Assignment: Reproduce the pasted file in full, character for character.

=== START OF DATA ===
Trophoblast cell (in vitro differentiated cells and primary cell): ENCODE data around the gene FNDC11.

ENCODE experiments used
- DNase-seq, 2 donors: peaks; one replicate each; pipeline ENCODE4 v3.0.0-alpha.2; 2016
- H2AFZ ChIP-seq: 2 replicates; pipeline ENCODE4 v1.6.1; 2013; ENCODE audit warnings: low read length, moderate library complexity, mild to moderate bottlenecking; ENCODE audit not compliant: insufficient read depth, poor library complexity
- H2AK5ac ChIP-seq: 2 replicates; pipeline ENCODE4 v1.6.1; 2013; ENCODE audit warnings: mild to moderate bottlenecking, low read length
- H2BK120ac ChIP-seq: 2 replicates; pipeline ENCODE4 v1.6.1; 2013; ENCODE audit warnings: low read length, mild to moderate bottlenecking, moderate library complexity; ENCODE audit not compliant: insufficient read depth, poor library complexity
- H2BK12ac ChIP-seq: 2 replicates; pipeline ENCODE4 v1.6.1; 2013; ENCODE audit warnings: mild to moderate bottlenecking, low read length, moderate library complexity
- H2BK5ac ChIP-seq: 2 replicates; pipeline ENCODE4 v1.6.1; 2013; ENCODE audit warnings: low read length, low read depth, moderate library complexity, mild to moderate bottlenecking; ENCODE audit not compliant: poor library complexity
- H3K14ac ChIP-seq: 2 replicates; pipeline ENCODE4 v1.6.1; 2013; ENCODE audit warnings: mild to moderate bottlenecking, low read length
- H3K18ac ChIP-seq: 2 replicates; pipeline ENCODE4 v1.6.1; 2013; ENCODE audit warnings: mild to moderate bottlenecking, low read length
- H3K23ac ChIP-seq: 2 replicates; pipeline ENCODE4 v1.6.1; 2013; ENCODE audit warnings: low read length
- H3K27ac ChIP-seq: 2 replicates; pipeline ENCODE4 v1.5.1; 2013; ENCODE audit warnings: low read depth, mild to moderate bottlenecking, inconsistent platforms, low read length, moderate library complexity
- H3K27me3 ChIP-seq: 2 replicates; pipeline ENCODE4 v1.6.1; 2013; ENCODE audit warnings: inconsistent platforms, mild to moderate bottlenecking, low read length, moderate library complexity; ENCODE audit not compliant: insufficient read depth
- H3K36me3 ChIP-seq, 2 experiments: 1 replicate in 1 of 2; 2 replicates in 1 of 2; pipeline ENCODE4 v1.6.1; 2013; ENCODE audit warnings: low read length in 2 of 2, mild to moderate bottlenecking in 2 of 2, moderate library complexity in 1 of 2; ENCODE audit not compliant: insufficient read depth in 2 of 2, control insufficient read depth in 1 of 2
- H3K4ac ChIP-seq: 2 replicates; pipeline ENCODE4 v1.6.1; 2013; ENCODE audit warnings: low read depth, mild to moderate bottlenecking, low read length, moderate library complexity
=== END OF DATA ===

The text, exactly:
Trophoblast cell (in vitro differentiated cells and primary cell): ENCODE data around the gene FNDC11.

ENCODE experiments used
- DNase-seq, 2 donors: peaks; one replicate each; pipeline ENCODE4 v3.0.0-alpha.2; 2016
- H2AFZ ChIP-seq: 2 replicates; pipeline ENCODE4 v1.6.1; 2013; ENCODE audit warnings: low read length, moderate library complexity, mild to moderate bottlenecking; ENCODE audit not compliant: insufficient read depth, poor library complexity
- H2AK5ac ChIP-seq: 2 replicates; pipeline ENCODE4 v1.6.1; 2013; ENCODE audit warnings: mild to moderate bottlenecking, low read length
- H2BK120ac ChIP-seq: 2 replicates; pipeline ENCODE4 v1.6.1; 2013; ENCODE audit warnings: low read length, mild to moderate bottlenecking, moderate library complexity; ENCODE audit not compliant: insufficient read depth, poor library complexity
- H2BK12ac ChIP-seq: 2 replicates; pipeline ENCODE4 v1.6.1; 2013; ENCODE audit warnings: mild to moderate bottlenecking, low read length, moderate library complexity
- H2BK5ac ChIP-seq: 2 replicates; pipeline ENCODE4 v1.6.1; 2013; ENCODE audit warnings: low read length, low read depth, moderate library complexity, mild to moderate bottlenecking; ENCODE audit not compliant: poor library complexity
- H3K14ac ChIP-seq: 2 replicates; pipeline ENCODE4 v1.6.1; 2013; ENCODE audit warnings: mild to moderate bottlenecking, low read length
- H3K18ac ChIP-seq: 2 replicates; pipeline ENCODE4 v1.6.1; 2013; ENCODE audit warnings: mild to moderate bottlenecking, low read length
- H3K23ac ChIP-seq: 2 replicates; pipeline ENCODE4 v1.6.1; 2013; ENCODE audit warnings: low read length
- H3K27ac ChIP-seq: 2 replicates; pipeline ENCODE4 v1.5.1; 2013; ENCODE audit warnings: low read depth, mild to moderate bottlenecking, inconsistent platforms, low read length, moderate library complexity
- H3K27me3 ChIP-seq: 2 replicates; pipeline ENCODE4 v1.6.1; 2013; ENCODE audit warnings: inconsistent platforms, mild to moderate bottlenecking, low read length, moderate library complexity; ENCODE audit not compliant: insufficient read depth
- H3K36me3 ChIP-seq, 2 experiments: 1 replicate in 1 of 2; 2 replicates in 1 of 2; pipeline ENCODE4 v1.6.1; 2013; ENCODE audit warnings: low read length in 2 of 2, mild to moderate bottlenecking in 2 of 2, moderate library complexity in 1 of 2; ENCODE audit not compliant: insufficient read depth in 2 of 2, control insufficient read depth in 1 of 2
- H3K4ac ChIP-seq: 2 replicates; pipeline ENCODE4 v1.6.1; 2013; ENCODE audit warnings: low read depth, mild to moderate bottlenecking, low read length, moderate library complexity